The ABS released their Counts of Australian Businesses data last week. The data largely flew under the radar, but there are some interesting findings in the data that relate to the housing market and those people working within industries associated with housing either directly or indirectly.
As a stark reminder about the realities of starting a new business, the data shows that of the almost 300,000 new businesses that commenced during the 2008/9 financial year, only 51% were still operating in June 2012. This is an interesting period to analyse due to the onset of the Global Financial Crisis and it is probably not a typical economic period given the severity of the global economic downturn.
At a high level, the study showed there were just over 2 million businesses actively trading in Australia as at June 2012. Compared to a year prior there were about 9,000 more businesses active across the Australian business sector. Unfortunately a large component of the uplift in the number of businesses were classified as being within an ‘unknown’ industry sector (consulting the technical notes on the release, these are businesses which are yet to be classified by the ATO but are actively trading).
Even though there were roughly 9,000 more businesses across Australia over the year, 62 of the 85 industry groups (excluding the ‘unknown’ category) recorded a decline in business numbers over the financial year. Clearly the 26,440 unclassified businesses would be distributed across the classified industry groups, so it is unlikely that the fall away in business numbers is as severe as some of the figures suggest.
The table below provides an overview of the largest industry sectors based on the number of active businesses at the end of the 2012 financial year.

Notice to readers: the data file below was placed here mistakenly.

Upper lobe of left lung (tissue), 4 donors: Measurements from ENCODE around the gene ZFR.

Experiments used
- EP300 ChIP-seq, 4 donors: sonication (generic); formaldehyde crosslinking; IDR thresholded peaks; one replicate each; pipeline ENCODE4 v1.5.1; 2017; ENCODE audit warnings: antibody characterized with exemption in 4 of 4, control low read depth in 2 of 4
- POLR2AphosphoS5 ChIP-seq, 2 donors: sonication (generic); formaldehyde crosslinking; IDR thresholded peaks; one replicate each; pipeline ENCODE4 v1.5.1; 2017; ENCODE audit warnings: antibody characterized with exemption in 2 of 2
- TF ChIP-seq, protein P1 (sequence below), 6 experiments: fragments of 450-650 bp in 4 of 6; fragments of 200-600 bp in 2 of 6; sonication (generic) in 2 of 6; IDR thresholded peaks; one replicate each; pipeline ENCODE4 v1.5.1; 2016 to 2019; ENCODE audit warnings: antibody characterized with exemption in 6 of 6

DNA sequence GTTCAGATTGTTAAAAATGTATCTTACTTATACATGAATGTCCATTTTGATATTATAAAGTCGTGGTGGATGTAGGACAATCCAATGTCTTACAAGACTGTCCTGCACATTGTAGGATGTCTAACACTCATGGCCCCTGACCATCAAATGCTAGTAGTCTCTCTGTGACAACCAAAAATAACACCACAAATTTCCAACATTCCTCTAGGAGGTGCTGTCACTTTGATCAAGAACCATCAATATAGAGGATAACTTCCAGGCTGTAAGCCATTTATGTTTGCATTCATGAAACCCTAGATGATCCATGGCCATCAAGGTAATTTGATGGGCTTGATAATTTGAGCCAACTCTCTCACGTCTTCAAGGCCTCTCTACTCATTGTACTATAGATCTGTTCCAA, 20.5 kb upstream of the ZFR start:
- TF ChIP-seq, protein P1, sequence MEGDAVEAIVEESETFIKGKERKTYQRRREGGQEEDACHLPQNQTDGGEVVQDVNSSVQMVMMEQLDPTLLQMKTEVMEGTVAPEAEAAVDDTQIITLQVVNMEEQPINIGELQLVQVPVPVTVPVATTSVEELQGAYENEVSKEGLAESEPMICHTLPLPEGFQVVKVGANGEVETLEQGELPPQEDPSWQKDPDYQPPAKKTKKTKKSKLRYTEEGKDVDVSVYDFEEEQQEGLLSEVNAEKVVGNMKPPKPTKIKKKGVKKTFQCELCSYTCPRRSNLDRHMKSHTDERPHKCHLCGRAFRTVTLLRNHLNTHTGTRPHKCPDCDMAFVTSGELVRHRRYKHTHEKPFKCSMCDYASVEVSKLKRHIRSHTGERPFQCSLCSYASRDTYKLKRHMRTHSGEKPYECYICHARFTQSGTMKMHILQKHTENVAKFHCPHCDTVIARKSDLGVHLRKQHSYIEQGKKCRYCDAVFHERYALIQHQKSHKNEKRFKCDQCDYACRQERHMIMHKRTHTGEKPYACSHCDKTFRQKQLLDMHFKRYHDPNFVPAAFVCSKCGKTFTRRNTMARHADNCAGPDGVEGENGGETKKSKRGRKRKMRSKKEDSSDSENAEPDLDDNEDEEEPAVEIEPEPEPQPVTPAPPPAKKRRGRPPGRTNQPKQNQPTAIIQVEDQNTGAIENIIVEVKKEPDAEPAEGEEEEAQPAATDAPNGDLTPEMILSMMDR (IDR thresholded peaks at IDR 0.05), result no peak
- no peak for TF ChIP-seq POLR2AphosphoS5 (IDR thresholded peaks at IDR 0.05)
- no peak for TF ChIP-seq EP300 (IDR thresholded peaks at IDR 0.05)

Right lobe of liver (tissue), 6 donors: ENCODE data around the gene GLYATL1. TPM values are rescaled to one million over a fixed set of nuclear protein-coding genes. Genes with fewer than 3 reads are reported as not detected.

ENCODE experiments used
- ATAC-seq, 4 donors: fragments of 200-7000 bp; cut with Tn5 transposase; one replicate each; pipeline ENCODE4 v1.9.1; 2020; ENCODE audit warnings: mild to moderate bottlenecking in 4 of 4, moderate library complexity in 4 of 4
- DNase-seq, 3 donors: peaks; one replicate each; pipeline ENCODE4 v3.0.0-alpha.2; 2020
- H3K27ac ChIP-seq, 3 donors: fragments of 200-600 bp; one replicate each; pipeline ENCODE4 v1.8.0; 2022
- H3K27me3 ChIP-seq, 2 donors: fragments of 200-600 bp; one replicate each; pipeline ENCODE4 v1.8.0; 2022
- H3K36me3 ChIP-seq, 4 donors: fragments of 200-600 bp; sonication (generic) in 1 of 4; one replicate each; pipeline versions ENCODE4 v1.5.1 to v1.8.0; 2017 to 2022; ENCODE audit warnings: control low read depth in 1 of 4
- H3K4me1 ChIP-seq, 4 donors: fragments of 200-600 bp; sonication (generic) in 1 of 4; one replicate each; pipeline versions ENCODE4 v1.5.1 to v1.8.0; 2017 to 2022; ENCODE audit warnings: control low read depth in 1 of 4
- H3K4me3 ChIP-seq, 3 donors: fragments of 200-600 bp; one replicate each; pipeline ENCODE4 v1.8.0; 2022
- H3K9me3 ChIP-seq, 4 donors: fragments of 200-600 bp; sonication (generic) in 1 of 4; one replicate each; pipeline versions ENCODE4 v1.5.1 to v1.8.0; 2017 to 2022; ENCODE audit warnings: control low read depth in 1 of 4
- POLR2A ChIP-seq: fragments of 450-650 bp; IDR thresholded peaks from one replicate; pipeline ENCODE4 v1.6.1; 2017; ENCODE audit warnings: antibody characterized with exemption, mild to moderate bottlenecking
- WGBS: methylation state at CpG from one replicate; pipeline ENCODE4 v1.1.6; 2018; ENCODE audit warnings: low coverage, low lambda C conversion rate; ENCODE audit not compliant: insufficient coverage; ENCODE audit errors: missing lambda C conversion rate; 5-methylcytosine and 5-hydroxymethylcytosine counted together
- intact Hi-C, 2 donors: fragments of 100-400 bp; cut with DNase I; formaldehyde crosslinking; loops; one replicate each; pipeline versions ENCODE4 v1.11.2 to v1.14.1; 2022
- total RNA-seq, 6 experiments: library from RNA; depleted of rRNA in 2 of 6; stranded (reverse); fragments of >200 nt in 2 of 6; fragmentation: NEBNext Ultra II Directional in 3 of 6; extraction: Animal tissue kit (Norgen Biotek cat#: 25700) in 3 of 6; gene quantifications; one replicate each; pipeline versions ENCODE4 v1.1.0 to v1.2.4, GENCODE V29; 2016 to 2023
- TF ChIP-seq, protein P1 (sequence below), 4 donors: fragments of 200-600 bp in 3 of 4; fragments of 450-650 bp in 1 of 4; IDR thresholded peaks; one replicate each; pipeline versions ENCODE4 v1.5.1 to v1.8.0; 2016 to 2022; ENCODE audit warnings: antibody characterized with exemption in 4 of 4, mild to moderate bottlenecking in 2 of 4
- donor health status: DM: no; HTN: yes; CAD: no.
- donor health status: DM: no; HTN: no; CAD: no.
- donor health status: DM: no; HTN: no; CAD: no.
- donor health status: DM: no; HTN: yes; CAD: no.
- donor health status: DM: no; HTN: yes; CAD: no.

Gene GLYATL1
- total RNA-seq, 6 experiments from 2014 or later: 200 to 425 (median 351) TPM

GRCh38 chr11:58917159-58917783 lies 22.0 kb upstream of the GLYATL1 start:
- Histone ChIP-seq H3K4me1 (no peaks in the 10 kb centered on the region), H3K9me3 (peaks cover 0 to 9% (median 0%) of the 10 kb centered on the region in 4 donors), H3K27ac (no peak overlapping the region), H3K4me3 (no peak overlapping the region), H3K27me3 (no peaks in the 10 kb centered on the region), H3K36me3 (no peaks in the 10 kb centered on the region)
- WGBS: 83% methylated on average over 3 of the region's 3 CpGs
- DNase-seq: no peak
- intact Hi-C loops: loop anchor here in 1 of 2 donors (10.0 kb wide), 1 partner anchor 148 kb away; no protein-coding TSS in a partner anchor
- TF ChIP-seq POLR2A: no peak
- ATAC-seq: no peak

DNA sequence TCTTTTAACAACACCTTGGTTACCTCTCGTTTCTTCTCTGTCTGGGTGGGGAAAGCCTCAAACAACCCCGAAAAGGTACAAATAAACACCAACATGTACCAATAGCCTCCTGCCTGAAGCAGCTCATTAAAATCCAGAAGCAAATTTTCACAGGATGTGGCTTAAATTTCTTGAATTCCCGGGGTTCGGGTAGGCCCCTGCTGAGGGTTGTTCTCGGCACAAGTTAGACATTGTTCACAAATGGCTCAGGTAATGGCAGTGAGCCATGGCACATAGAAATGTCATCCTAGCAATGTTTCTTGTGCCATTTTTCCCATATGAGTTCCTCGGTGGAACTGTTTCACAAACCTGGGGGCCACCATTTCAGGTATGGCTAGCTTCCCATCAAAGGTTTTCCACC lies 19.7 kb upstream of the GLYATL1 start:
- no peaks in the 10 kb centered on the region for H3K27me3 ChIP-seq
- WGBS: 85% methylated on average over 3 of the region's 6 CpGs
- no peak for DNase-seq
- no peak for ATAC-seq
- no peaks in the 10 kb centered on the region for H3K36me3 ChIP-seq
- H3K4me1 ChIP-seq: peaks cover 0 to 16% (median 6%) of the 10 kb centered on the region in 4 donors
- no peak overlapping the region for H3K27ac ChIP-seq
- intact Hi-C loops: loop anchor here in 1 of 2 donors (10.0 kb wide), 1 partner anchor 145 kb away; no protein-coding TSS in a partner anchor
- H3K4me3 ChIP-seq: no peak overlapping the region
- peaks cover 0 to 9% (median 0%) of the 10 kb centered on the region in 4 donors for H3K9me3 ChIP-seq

Construction services are by far the largest industry sector on this measure, representing 12.5% of all businesses. The construction sector includes a wide range of business types, however ‘carpentry services’ were the most populous (44,870 businesses), followed by ‘electrical services’ (35,180) then ‘plumbing services’ (25,580). Given the prominence of construction and property related businesses as displayed in the data, it is no surprise that the Reserve Bank is looking for home construction to pick up the slack from a slowdown in mining investment over the coming years.
The next largest industry sector was ‘Professional, Scientific and Technical Services’ representing 9.5% of all businesses followed by Property operators and real estate services which comprise 9.4%.
Looking specifically at the third largest business segment, ‘property operators and real estate services’, more than half of these businesses were in the non-residential sector (53%). ‘Residential property operators’ comprised 29% of all businesses in this sector and ‘real estate services’ accounted for 18% of all businesses. Note that formal definitions of each sector can be found here.
All states and territories have seen a reduction in the number of businesses within this category over the past year apart from the Northern Territory. The largest decline in business numbers was in Queensland where there were 734 fewer businesses which is likely to be a reflection on the soft market conditions that have been evident in the State.
The fact that that there are fewer property and real estate businesses over the 2012 financial year should come as no surprise. Housing and commercial market conditions were pretty tough during this time and many smaller or less efficient operators would have felt economic pain. What is perhaps more surprising is that the fallout has not been more significant.